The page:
84.    The Tribunal does not accept that the applicant’s work as a steward working with political prisoners has brought him to the adverse attention of the Fiji authorities and placed his life in danger should he return to Fiji. The Tribunal does not accept [that] the applicant’s conduct imputed him with an anti-government political opinion.

34    Looking to the future, the Tribunal said this at para 85:

85.    Looking to the reasonably foreseeable future the Tribunal is not satisfied that there is a real chance that the applicant will face serious harm because of his religious beliefs and his work with political prisons (rebels) when he was employed as a prison officer and steward at the Korovou Prison in Fiji. The Tribunal finds that the applicant’s fear of persecution because of his imputed political opinion and religious beliefs as a staunch Methodist is not well-founded.

35    Commencing at para 87, the Tribunal considers the appellants’ claims having regard to their conduct since arriving in Australia in August 2011 and especially the question of their political involvement in Australia concerning the conduct of the Fijian government. The Tribunal found the evidence of the appellants to be vague and lacking in detail, and in order to illicit the conduct of the claims concerning that conduct, the Tribunal “had to prompt” the male appellant about his claims. The male appellant contended that he was engaged in protests against the Fijian Constitution.

36    However, at [91], the Tribunal notes that he could not recall the date, but ultimately nominated 2013. The male appellant was unable to recall other protest activity in which he had taken part in Australia. After further questioning, the male appellant said that he took part in a protest in Canberra in 2012. The Tribunal reminded the male appellant of the elements of his statement where he claimed that he took part in protest activity in 2016 in Sydney.

37    After reviewing further aspects of that matter, the Tribunal concluded at para 102 that the sole purpose for the appellants taking part in the protest in 2016 and providing photographs of participation in protests was to strengthen their claims before the Tribunal.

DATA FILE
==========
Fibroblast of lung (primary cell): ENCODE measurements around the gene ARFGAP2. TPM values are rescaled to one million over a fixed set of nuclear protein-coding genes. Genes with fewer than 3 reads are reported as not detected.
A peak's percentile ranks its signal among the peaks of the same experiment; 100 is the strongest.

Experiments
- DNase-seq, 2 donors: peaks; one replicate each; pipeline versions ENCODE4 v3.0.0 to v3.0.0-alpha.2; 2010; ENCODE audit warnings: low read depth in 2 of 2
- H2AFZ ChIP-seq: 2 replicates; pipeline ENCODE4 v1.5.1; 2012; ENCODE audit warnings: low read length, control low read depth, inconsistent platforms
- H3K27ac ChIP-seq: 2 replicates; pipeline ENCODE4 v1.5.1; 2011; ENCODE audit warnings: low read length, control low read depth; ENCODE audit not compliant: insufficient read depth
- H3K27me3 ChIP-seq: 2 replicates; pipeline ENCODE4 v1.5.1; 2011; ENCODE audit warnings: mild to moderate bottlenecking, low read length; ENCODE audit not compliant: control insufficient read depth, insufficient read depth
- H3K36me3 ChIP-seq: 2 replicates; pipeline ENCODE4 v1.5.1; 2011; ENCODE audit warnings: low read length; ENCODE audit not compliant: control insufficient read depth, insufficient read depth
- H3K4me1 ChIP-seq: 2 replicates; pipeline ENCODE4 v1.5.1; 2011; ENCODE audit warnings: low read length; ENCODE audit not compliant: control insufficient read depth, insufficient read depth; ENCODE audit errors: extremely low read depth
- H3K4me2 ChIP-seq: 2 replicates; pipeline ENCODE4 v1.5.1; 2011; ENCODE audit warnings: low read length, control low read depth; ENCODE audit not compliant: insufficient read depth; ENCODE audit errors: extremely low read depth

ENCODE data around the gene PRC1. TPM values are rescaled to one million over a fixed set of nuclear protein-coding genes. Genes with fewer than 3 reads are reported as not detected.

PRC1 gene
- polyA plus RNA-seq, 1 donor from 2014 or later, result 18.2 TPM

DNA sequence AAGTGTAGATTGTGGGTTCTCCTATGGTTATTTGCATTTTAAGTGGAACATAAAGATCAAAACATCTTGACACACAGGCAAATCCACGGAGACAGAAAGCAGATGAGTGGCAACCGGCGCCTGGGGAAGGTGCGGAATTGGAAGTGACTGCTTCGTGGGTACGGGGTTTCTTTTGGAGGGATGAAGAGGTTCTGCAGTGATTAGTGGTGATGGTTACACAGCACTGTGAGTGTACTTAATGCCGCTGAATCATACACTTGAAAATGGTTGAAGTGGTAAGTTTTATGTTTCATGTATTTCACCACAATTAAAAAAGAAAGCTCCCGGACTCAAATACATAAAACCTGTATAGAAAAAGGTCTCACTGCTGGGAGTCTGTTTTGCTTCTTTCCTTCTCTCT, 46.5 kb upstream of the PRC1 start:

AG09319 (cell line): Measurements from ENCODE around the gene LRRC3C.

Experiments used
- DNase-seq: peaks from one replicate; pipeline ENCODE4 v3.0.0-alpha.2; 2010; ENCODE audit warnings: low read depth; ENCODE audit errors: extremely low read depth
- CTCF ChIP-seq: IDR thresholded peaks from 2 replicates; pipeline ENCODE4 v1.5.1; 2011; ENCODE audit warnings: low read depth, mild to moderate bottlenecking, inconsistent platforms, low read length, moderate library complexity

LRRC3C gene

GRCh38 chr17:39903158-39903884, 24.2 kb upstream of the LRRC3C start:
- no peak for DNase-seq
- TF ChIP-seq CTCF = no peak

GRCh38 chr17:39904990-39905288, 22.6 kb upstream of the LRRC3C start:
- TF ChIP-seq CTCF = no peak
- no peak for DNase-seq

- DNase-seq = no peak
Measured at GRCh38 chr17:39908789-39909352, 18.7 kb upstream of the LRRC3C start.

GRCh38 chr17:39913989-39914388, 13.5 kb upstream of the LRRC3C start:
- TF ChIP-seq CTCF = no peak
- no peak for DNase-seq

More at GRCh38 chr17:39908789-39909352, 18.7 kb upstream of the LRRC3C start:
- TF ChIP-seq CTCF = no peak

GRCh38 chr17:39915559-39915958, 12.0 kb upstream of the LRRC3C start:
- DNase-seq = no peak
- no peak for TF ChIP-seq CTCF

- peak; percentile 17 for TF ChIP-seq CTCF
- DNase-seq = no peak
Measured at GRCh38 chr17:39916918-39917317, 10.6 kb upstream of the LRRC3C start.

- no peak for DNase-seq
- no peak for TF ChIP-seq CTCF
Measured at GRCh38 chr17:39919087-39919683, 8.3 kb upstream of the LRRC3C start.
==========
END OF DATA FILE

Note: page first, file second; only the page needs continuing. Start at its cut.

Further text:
38    At para 115, the Tribunal notes that the male appellant described himself as an ordinary person in Fiji and the appellants confirmed at the hearing that they had not been involved in politics or protest activity in Fiji. At para 118, the Tribunal accepted that the appellants were staunch members of the Uniting Church and have been active volunteers in the Church since they arrived in Australia.

39    At para 119, the Tribunal found that there was no evidence to support claims that while living in Fiji the appellants “voiced their concern about the practices of the ruling government (political opinion)”. Also at para 119, the Tribunal found that there was no evidence to support the claim that because of their devotion to their Christian faith “they have spoken out against injustice towards others in Fiji”. These findings at para 119 are also relevant to the question of whether the Tribunal could be satisfied that it was likely that the male appellant would speak out as he asserted he would should he return to Fiji. The Tribunal noted that there was no evidence of past conduct of that kind. Having regard to the totality of the reasons, it is clear that the Tribunal comprehended the nature of the claim being made and dealt with it in its assessment of whether it could be satisfied of the relevant matters.

40    There is nothing in the analysis of the factual matters and the claims which suggests that the findings and determination of the Tribunal were based upon irrational conclusions or findings not supported by the rules of reason or an assessment of the evidence before the Tribunal.